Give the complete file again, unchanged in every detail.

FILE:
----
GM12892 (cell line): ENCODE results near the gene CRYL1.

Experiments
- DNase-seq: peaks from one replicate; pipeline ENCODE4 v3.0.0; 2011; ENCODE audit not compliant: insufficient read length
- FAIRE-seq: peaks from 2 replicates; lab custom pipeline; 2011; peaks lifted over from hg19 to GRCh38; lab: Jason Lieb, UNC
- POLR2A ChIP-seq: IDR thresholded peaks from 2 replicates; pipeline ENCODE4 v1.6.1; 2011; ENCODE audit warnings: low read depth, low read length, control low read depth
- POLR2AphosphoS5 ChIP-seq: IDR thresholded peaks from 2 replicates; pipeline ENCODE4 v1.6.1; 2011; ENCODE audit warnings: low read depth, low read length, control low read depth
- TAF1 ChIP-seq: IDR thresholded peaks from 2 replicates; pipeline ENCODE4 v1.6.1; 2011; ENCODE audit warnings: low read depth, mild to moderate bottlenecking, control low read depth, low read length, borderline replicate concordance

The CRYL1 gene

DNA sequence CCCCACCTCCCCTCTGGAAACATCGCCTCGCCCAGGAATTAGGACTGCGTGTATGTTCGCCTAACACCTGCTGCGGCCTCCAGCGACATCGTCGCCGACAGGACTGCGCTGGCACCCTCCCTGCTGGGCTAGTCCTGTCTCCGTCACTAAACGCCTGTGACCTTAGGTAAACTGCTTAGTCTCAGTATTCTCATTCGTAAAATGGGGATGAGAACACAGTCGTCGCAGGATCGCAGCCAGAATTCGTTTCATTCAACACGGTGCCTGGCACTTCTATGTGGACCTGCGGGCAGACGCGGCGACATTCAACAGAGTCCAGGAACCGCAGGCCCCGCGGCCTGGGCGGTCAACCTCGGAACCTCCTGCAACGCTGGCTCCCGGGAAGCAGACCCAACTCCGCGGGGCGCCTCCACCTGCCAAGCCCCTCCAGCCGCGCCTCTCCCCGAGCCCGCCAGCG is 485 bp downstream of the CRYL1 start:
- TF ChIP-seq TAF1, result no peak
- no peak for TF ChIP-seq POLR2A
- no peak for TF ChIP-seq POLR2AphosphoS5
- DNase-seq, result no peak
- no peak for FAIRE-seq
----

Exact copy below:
GM12892 (cell line): ENCODE results near the gene CRYL1.

Experiments
- DNase-seq: peaks from one replicate; pipeline ENCODE4 v3.0.0; 2011; ENCODE audit not compliant: insufficient read length
- FAIRE-seq: peaks from 2 replicates; lab custom pipeline; 2011; peaks lifted over from hg19 to GRCh38; lab: Jason Lieb, UNC
- POLR2A ChIP-seq: IDR thresholded peaks from 2 replicates; pipeline ENCODE4 v1.6.1; 2011; ENCODE audit warnings: low read depth, low read length, control low read depth
- POLR2AphosphoS5 ChIP-seq: IDR thresholded peaks from 2 replicates; pipeline ENCODE4 v1.6.1; 2011; ENCODE audit warnings: low read depth, low read length, control low read depth
- TAF1 ChIP-seq: IDR thresholded peaks from 2 replicates; pipeline ENCODE4 v1.6.1; 2011; ENCODE audit warnings: low read depth, mild to moderate bottlenecking, control low read depth, low read length, borderline replicate concordance

The CRYL1 gene

DNA sequence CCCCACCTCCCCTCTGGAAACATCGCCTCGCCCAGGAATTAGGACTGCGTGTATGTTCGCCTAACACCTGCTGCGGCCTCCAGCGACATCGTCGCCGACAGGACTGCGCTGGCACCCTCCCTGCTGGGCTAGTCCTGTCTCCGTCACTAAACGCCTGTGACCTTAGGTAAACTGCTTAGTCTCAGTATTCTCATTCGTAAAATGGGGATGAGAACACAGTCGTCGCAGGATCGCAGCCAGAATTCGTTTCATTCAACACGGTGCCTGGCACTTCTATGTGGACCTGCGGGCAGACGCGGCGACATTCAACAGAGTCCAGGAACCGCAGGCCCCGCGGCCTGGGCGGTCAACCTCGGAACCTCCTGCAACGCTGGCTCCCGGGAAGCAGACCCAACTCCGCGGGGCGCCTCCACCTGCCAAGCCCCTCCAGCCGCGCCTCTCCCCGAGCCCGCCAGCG is 485 bp downstream of the CRYL1 start:
- TF ChIP-seq TAF1, result no peak
- no peak for TF ChIP-seq POLR2A
- no peak for TF ChIP-seq POLR2AphosphoS5
- DNase-seq, result no peak
- no peak for FAIRE-seq